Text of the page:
A massive icefish breeding colony existed in secret in Antarctica – until now

A polar exploration exploration has discovered an unprecedented breeding colony of millions of fish in an icy Antarctic sea.

Assumed to be the world’s largest known fish farm, the extent of about 60 million Jonah’s ice fishing nests extends over 92 square kilometers of the bottom of the Weddell Sea, according to The New York Times.

Adult icefish guard thousands of eggs.
Adult icefish guard thousands of eggs.

Icefish have no red blood cells – giving them transparent blood – and skulls that you can see through. Their clear blood also contains a special protein that prevents it from freezing.

The scientists who made the discovery, scientists from the German Alfred Wegener Institute aboard the RV Polarstern, were not particularly looking for ice fishing nests. But when they came across the nesting site, they knew they had found something special.

“I had never seen anything like it in 15 years as a marine scientist,” said researcher Dr. Autun Purser to CNN. “After that dive, we sent an email to the experts on land who know about fish like this. They said, well, this is pretty unique.”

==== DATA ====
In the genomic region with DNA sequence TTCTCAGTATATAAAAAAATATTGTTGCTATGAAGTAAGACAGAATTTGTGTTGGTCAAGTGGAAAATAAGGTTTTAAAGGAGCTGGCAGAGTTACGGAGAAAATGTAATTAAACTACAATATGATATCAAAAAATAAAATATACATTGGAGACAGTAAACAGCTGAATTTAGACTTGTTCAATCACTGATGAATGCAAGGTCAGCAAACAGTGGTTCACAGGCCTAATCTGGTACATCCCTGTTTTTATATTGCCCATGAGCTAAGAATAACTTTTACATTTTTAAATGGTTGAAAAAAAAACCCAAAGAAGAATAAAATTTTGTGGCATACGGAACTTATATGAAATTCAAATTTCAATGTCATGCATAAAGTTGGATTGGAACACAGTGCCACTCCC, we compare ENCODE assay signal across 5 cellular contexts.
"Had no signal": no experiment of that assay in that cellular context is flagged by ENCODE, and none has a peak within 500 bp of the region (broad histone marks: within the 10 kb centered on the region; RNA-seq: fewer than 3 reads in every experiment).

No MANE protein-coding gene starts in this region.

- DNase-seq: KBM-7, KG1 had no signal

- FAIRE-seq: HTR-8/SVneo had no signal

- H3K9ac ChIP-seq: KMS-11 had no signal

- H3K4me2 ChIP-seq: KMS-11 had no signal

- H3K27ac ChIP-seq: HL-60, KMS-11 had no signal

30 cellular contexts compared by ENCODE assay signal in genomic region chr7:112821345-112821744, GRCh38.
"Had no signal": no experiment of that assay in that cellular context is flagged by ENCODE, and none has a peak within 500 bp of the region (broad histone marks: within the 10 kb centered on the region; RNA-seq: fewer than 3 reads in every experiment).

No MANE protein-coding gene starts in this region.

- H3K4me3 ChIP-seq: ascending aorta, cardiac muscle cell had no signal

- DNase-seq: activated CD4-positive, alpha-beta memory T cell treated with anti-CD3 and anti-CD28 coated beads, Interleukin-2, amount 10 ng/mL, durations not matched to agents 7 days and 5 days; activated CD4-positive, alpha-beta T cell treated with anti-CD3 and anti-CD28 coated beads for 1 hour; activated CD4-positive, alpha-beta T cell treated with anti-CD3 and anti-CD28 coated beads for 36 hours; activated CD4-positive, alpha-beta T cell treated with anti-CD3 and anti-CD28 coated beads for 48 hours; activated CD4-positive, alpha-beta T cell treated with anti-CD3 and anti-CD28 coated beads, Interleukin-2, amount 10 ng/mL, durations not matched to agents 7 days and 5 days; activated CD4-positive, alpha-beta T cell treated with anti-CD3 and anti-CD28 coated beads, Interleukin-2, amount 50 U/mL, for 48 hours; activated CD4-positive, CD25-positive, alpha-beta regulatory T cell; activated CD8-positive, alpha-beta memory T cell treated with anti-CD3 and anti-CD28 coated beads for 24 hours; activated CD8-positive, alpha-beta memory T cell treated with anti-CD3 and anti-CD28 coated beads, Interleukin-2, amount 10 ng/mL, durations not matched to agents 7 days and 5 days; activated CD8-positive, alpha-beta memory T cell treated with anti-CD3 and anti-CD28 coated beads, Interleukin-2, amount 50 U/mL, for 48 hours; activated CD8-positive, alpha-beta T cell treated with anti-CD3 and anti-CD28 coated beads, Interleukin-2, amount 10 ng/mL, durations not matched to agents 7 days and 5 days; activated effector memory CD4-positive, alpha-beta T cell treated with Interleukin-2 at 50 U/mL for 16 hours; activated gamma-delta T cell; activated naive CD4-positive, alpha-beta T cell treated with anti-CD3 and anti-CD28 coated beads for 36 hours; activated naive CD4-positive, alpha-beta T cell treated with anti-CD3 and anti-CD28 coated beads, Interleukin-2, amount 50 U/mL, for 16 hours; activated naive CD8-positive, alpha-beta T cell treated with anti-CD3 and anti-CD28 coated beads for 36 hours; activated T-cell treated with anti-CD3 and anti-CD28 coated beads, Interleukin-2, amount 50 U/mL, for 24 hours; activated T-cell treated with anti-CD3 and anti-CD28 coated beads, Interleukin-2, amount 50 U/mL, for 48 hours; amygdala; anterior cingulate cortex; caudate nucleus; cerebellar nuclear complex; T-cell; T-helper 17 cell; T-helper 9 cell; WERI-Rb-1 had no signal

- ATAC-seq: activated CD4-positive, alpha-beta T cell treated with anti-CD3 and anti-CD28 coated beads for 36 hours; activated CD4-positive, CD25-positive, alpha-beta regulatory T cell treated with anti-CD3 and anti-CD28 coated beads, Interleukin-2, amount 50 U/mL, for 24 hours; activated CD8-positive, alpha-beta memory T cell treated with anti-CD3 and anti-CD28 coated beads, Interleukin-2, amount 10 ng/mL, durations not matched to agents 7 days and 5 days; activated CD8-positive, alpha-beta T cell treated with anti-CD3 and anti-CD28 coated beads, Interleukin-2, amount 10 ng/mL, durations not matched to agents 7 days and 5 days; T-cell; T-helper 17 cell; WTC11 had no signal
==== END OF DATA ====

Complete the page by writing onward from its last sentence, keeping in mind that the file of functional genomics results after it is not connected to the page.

A typical nest had about 1,500 to 2,000 eggs, reports New Scientist. Purser told the publication that it is unclear how many of these eggs eventually hatch and survive, and that there is generally a lot about icefish that is still unknown.

Another ice fishing.

Most of the nests were guarded by an adult fish, but in some cases, one fish guarded several nests. Still other nests were empty or contained the carcass of a fish that died at its post. Fish that died in the middle of the nesting ground tended to just rot in place, while those that died closer to the edges were caught by animals such as starfish and squid.

Another animal that enjoys eating the icefish is the Weddell seal, a full-bodied, carnivorous mammal that can dive up to 2,000 feet into the ocean.

A Weddell seal that probably thinks of icefish.
A Weddell seal that probably thinks of icefish.

Xavier Hoenner / 500px via Getty Images

The researchers who discovered the ice fishing nests took a look at satellite tracking data on the seals and found that the nesting site is an important destination for Weddell seal dives.

“They’re eating a nice dinner,” Purser told the Times.


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